How Should A Human Learn to Move? Ecological Dynamics and Natural Movement: EMP Podcast 35
It might seem obvious, but it’s incredibly important to understand that humans are complex.
Not only are we physically complex, but we’re cognitively, emotionally, and socially complex as well.
This is in big part because we must survive in a world that is just as mind-numbingly complex as we are and, often times, directly hostile towards us.
Existing amidst this complexity has required that we become a versatile and adaptive system of systems that is properly equipped to recognize, understand, and solve an incalculable number of emergent problems or tasks.
Our capacity for self organization and skill acquisition is staggering, but as our technological strength grows our world becomes more reliant on computers and machines.
As a result, we have made the mistake of adopting patterns of teaching and learning that, while they might make sense from an engineers standpoint, are actually at odds with how humans most effectively learn.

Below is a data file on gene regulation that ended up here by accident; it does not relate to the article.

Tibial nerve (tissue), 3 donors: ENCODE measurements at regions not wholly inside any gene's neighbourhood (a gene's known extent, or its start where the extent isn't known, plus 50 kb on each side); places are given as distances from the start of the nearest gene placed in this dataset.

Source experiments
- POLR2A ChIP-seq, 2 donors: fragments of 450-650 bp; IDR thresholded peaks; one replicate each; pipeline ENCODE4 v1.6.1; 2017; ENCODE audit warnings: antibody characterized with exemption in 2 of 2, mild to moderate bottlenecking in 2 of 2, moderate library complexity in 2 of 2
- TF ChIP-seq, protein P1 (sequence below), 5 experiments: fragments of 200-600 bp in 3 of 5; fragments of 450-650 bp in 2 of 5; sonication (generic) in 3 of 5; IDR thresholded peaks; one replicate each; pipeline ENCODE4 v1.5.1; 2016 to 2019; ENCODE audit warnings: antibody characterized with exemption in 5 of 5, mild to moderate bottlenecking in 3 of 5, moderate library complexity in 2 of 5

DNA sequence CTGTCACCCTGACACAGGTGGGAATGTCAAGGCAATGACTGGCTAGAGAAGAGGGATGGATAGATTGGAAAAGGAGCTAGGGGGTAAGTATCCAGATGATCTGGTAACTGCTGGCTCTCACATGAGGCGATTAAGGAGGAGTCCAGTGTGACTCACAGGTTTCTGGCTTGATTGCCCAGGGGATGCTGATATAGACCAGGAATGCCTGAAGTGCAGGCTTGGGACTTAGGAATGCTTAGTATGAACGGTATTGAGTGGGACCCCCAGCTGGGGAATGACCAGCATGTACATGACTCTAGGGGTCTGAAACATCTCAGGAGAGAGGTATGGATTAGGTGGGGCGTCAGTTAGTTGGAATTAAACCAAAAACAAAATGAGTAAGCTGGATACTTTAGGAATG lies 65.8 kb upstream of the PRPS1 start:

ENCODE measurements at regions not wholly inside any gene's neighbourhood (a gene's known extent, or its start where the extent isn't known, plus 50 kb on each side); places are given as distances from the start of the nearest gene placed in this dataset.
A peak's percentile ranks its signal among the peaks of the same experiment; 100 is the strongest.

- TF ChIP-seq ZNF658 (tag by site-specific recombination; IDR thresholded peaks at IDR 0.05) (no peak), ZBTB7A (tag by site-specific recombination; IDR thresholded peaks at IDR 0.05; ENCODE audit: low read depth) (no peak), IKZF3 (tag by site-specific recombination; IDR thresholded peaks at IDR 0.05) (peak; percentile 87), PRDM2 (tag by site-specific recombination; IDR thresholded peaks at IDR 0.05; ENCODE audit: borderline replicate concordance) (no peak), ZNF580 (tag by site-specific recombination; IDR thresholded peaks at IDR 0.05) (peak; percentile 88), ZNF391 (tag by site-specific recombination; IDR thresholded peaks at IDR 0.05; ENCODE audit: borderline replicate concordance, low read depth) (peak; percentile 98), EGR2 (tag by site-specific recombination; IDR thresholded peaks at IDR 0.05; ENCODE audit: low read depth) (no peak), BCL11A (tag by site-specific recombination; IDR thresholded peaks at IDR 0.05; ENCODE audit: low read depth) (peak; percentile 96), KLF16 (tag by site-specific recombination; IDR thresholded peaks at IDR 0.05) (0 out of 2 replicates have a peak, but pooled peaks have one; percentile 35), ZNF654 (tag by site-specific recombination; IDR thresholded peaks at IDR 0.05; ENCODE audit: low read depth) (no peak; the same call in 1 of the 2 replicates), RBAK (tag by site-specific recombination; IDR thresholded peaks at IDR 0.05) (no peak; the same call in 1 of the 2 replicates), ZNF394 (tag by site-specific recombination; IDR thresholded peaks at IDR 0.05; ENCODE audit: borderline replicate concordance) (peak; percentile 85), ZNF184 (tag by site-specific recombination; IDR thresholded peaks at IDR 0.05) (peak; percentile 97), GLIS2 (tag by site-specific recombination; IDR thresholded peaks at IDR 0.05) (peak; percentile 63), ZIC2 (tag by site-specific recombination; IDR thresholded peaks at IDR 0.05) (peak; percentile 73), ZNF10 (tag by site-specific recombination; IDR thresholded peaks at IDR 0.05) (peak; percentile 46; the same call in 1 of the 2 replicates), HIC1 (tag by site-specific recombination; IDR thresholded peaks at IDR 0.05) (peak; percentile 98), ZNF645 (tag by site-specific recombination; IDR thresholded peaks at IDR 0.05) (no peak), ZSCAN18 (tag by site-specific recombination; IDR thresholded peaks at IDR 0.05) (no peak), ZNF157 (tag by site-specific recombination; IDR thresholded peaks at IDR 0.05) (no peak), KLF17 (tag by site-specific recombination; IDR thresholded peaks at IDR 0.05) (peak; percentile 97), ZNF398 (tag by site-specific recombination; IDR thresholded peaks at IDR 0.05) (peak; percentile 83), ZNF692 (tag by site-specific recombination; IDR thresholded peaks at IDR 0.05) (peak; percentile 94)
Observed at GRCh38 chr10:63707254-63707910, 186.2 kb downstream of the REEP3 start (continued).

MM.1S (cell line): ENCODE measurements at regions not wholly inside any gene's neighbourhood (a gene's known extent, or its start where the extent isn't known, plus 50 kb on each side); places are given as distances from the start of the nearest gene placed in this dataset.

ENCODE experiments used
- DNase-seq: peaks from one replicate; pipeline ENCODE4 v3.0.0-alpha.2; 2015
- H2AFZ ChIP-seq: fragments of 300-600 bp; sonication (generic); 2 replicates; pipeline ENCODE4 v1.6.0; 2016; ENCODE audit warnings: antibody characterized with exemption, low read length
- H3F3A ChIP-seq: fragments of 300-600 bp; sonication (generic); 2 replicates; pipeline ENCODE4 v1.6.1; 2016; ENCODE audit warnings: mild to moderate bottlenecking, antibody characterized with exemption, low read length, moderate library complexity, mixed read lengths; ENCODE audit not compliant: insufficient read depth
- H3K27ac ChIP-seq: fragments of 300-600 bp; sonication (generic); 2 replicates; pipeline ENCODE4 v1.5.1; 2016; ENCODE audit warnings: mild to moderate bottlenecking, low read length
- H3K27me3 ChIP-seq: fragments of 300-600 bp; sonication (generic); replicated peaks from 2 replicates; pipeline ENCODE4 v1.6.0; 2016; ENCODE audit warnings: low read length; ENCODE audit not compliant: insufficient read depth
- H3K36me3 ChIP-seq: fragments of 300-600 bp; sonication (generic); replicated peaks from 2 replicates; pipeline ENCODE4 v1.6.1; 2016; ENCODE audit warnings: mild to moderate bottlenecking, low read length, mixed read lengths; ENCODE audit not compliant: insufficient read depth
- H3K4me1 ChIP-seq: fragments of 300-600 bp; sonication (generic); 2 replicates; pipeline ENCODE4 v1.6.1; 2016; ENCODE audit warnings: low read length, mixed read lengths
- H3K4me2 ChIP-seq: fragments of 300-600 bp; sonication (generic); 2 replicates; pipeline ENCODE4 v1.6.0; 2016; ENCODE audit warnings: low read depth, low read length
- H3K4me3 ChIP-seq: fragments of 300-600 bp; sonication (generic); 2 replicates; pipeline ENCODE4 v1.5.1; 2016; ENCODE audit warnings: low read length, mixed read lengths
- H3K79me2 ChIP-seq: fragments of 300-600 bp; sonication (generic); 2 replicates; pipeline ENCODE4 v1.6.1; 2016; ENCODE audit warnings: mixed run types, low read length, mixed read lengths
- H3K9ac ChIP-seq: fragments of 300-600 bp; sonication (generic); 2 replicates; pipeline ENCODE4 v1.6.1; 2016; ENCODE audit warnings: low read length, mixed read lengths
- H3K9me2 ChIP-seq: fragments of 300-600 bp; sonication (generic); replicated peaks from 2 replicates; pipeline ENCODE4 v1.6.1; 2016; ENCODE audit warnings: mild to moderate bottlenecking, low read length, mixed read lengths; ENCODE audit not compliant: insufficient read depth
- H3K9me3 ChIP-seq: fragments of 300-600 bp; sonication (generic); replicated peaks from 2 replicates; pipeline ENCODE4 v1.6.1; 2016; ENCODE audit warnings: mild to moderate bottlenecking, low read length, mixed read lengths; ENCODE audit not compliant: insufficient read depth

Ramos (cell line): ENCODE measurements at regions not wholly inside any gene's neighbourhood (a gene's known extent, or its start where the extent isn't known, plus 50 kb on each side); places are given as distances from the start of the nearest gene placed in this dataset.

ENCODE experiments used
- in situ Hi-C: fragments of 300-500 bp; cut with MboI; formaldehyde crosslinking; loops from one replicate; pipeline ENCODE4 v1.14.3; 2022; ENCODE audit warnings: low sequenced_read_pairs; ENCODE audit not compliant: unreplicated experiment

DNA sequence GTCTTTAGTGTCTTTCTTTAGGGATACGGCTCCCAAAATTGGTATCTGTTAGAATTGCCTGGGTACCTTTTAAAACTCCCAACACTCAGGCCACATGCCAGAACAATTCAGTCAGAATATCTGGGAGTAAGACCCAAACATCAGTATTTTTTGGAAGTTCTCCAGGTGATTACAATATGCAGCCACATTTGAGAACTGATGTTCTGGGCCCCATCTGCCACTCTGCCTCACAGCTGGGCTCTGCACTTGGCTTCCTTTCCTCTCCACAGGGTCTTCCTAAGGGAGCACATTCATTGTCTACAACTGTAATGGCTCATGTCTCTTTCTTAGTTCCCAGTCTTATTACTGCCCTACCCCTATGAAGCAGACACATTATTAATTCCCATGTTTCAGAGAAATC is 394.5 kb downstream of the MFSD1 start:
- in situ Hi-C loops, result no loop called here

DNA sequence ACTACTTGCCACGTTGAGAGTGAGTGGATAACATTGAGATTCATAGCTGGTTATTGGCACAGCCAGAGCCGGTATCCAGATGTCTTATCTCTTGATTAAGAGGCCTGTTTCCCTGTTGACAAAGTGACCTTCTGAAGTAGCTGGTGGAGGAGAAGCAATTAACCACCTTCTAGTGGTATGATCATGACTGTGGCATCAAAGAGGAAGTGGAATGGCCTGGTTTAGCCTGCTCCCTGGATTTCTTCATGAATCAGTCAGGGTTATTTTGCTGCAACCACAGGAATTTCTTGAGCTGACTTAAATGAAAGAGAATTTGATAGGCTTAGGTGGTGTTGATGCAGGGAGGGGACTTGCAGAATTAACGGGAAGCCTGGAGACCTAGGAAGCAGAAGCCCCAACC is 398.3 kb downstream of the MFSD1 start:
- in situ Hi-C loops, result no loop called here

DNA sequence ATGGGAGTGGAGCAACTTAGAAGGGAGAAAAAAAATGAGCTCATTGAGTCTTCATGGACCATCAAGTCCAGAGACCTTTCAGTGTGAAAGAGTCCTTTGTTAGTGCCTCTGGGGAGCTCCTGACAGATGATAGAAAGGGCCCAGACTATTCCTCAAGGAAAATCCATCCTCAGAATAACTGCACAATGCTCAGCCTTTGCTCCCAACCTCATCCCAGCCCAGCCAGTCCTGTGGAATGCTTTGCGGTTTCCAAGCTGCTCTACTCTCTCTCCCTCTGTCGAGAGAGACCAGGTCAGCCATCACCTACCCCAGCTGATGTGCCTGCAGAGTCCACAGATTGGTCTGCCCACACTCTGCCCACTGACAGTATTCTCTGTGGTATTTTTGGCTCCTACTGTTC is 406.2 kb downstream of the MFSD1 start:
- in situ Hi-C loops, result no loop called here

would wager that most of you reading this have experienced a time where an instructor has overwhelmed you with too much information, over-correction of mistakes, or improper cuing— resulting in you actually coming away from the lesson more frustrated and less skillful.
Why does this happen?
It might seem sensible that having a clear understanding of each individual step, or having a high frequency of technical correction would result in faster progress, but because of how our brains are structured that’s not the way we optimally learn, especially in terms of applicable motor skills.
So if you are going to learn natural movement, or any other skill, it’s important to understand just how humans naturally learn.
What are the principles that allow students to self organize and generate robust and reliable movement solutions?
Today’s episode of the EMP Podcast will have you join in on a lecture from last year’s Autumn Retreat where Rafe broke down the science and structure behind Evolve Move Plays method of teaching.
This is an insightful and fascinating talk for anyone, teacher or student, who wants to avoid the frustrations of improper instruction and gain a firmer understanding of how to tap into our natural super powers of learning and applying movement skills.
So check it out and let us know below what your experiences have been with learning or teaching movement.
How do you facilitate student growth, or what struggles regularly show up with your practice?
We want to hear your stories!
00:00 – Intro
03:43 – Explicit and Implicit Knowledge
10:36 – The Ill Defined Problem of Human Movement
22:04 – Non Linear Learning
28:33 – Relevance and Affordances
34:05 – Constraints and Cuing
45:44 – Four Levels of Motor Control
54:42 – The EMP Pedagogy
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